'Desperate' ambulance workers' strike will impact patient safety | Fieldfisher
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'Desperate' ambulance workers' strike will impact patient safety

Ambulance workers across England will strike during December after unions announced that a large number of members are to take industrial action over pay shortages and staffing levels. They will join nurses and other healthcare workers to protest against poor working conditions in a health service undoubtedly in the most compromised state it has ever been.

 Unison has suggested that the strikes are expected to involve not only paramedics but also thousands of 999 call handlers, ambulance technicians and other ambulance service staff throughout the country.

While the vote was just short of the 50 per cent threshold in many trusts, consensus among more than 10,000 ambulance workers in favour of standing on the picket line will of course cause further delays to emergency treatment for the critically ill.

Unions claim that essential emergency cover will still be available, but with the strikes due to take place before Christmas, many patients will likely suffer because of the industrial action during the busiest month for the ambulance service and the NHS. This comes at a time of unprecedented problems for the NHS, with some ambulance crews already experiencing delays at hospital of up to 40 hours.

GMB union has said 'no one in the health service takes strike action lightly and the announcement shows just how desperate they are'. The huge increase in emergency treatment requests since 2010 has caused increasing pressure on workers, which the GMB says puts patient safety at risk. They report that ambulance workers are leaving in droves to join better paid, less stressful occupations because of the ongoing difficulties.

Health Secretary Steve Barclay told Sky News that he 'deeply' regrets ambulance staff striking and that 'it is in nobody's best interests as winter approaches'. There is a possibility that the army will be called in to drive ambulances, although the numbers on standby are relatively small and this would not significantly impact the situation if strikes occur.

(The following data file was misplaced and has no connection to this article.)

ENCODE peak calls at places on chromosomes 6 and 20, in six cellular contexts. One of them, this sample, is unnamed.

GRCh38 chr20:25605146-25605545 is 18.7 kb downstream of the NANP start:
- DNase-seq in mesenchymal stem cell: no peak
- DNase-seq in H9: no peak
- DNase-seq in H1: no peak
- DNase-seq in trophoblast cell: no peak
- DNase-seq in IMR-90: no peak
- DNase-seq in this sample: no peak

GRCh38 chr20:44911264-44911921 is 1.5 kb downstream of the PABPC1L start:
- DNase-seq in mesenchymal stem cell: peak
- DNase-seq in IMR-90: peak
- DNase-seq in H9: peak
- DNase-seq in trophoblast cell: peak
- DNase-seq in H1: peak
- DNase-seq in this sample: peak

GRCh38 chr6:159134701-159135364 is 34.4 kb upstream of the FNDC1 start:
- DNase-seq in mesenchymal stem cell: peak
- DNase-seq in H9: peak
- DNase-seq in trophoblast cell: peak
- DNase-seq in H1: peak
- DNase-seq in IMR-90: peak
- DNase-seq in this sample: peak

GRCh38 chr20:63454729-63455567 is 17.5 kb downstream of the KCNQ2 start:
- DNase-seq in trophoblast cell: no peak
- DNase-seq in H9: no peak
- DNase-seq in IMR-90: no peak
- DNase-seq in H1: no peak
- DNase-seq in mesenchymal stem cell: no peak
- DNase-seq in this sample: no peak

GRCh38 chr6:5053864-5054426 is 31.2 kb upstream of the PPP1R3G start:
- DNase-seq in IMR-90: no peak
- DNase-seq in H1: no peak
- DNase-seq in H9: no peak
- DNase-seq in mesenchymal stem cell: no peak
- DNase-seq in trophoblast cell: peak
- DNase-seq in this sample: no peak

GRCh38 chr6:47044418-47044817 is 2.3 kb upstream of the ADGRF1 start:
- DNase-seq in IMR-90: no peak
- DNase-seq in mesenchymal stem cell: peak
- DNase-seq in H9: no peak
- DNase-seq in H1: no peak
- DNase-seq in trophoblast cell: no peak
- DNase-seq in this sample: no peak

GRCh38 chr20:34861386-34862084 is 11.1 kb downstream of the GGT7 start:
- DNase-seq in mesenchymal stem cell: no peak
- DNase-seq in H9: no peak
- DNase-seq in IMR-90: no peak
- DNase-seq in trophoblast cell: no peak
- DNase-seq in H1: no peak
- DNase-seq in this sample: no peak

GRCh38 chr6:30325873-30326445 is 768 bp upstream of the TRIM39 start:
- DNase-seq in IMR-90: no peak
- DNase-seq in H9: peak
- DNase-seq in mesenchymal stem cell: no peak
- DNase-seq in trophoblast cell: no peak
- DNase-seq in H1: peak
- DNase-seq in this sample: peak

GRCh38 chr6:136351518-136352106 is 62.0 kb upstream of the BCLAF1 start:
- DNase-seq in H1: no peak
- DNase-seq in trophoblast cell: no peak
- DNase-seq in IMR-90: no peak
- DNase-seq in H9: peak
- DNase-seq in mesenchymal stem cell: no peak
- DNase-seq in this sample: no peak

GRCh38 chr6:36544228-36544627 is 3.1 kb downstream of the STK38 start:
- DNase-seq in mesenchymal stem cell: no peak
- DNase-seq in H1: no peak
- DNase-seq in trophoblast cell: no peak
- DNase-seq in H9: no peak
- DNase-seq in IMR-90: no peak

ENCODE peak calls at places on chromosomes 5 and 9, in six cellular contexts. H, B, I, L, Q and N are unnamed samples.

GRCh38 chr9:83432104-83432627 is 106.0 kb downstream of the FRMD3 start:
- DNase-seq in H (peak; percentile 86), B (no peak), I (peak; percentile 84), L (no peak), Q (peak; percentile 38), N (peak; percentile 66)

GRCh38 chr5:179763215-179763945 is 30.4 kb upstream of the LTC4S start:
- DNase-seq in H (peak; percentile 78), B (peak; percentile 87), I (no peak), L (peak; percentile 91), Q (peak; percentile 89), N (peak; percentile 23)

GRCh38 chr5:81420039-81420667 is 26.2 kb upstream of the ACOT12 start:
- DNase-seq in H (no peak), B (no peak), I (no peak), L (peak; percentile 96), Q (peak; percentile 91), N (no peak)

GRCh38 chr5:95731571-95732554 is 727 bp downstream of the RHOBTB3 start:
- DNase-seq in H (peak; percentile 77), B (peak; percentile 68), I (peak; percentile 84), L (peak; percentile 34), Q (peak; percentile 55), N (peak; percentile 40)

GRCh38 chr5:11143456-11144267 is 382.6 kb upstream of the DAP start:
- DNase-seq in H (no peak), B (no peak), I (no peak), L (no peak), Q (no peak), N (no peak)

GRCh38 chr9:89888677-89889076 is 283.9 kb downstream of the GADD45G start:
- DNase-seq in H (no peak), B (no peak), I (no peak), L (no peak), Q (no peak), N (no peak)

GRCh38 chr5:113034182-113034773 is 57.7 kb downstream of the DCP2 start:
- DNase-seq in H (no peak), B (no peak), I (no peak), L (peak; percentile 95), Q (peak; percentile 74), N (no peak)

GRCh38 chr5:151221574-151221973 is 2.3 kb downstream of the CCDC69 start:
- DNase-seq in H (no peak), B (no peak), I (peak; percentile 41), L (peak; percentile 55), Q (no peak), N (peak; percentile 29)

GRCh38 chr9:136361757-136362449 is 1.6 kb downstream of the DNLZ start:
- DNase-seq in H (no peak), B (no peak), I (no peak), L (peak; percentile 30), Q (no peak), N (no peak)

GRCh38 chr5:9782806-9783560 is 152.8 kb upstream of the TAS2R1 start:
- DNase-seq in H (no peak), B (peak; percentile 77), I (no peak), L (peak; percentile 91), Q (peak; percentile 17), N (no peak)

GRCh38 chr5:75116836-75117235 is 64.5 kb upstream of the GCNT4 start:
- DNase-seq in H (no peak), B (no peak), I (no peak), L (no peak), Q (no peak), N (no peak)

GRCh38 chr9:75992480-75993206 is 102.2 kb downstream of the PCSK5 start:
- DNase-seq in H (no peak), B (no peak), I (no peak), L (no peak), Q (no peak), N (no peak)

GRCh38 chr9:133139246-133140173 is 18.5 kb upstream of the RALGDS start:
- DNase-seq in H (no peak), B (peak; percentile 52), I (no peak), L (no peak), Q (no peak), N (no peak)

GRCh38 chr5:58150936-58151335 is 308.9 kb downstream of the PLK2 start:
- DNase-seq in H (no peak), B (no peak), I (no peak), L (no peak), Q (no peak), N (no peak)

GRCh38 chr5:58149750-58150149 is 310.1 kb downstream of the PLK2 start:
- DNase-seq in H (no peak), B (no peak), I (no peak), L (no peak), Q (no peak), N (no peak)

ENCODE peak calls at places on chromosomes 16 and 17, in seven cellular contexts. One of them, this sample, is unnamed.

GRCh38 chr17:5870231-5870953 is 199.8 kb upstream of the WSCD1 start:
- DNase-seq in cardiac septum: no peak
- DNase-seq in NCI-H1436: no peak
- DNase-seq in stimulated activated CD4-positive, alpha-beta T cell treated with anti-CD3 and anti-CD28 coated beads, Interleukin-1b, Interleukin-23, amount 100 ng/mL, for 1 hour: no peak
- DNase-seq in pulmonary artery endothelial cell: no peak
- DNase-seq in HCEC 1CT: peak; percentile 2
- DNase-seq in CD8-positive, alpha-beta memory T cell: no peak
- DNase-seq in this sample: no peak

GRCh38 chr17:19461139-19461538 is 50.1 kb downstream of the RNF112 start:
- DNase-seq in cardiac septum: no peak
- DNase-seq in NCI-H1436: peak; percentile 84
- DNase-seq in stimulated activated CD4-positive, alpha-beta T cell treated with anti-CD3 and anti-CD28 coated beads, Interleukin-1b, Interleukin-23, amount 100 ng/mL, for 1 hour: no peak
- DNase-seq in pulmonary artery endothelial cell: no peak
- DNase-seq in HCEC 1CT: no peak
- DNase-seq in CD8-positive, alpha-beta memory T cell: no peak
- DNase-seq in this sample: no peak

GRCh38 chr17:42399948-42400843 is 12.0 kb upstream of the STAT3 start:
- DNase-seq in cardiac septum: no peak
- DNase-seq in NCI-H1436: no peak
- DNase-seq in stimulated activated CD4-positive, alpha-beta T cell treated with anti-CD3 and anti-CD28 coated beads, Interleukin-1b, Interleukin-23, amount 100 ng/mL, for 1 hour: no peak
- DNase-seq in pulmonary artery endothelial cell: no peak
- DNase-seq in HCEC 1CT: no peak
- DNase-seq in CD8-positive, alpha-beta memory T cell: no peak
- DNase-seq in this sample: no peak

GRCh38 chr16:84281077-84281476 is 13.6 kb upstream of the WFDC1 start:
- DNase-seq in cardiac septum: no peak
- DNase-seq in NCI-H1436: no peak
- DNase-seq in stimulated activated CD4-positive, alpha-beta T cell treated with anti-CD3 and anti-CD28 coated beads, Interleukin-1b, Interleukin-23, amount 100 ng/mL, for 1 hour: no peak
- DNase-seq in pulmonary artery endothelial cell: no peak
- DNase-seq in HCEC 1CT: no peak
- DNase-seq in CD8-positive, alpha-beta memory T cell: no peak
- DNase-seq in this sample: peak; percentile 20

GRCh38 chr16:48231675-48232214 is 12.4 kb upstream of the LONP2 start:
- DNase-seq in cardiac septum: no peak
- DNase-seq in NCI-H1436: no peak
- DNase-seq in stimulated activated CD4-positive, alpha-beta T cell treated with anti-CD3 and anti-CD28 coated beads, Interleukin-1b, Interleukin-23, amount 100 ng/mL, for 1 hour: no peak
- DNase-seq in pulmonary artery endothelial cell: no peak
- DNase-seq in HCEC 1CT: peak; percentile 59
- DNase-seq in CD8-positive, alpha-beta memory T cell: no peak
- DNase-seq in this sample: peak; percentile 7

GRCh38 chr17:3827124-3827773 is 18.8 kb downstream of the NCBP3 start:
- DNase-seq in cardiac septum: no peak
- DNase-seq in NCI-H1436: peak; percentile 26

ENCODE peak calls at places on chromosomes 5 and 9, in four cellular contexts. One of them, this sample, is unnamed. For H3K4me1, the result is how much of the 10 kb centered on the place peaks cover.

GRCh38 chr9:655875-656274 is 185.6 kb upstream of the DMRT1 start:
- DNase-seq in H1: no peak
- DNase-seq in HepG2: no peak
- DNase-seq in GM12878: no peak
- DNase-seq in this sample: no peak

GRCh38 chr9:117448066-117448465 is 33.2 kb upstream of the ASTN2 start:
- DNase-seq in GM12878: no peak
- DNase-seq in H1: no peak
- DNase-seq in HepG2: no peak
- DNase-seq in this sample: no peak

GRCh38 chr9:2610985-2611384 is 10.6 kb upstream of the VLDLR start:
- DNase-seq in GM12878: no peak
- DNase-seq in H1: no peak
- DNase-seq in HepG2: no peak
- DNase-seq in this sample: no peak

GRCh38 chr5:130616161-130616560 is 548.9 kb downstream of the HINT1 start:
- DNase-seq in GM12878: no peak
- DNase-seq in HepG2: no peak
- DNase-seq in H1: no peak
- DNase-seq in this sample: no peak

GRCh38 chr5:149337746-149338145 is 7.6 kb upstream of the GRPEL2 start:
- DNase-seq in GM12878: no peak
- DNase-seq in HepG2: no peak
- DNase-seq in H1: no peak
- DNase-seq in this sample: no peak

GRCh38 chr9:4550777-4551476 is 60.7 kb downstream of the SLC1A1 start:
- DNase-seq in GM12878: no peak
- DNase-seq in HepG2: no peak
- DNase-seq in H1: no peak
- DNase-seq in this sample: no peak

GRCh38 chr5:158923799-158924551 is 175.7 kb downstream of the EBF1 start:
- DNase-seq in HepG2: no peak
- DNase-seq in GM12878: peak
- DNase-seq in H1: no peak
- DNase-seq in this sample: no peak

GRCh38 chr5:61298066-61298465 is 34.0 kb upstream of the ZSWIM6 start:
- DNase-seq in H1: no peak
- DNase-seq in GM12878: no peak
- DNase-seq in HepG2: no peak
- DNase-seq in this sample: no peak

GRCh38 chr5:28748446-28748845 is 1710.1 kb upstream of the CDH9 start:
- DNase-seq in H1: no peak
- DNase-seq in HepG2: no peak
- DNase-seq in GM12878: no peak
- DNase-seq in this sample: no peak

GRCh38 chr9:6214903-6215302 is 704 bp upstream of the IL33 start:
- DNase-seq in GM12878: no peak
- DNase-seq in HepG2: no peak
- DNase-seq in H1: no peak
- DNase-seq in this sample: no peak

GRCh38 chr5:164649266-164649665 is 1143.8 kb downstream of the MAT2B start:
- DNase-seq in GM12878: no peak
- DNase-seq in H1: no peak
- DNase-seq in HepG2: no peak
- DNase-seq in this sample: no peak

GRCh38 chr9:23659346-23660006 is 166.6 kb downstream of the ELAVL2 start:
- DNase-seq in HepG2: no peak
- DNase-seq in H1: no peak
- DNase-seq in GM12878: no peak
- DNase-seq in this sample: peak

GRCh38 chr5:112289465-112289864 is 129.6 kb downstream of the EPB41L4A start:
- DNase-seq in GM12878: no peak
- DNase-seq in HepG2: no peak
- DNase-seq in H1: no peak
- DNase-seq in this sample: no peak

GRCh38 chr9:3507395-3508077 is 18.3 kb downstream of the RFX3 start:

These issues are set to get worse until the Government addresses serious problems that have been flagged for months. Most pressing are significant social care issues, which mean that patients cannot be discharged to suitable care outside of hospital. With hospital capacity severely compromised because of this, ambulances and corridors act as inappropriate spaces for patients waiting to be admitted.  This reduces the numbers of available ambulances yet further and adds considerable stress to the workers.

Ambulance calls have risen 10 times more than the numbers of ambulance workers, and have doubled since 2010. The increase in demands for emergency care, caused by an aging population, GP shortages and cuts to preventative care, have brought the NHS to crisis.

At the recent patient safety conference 2022  run by the Health Service Journal, which reports on NHS policy and management, a keynote address was entitled 'Why aren't we learning from past mistakes?' Why indeed.
The London ambulance service for one has raised the alarm about the danger of cuts and underfunding for at least 10 years with little meaningful response from the government.

We now face a critical winter of widespread shortage of doctors, GPs, ambulance workers, nurses and midwives. The additional, almost inevitable industrial action by ambulance crews can only see patient safety further compromised.

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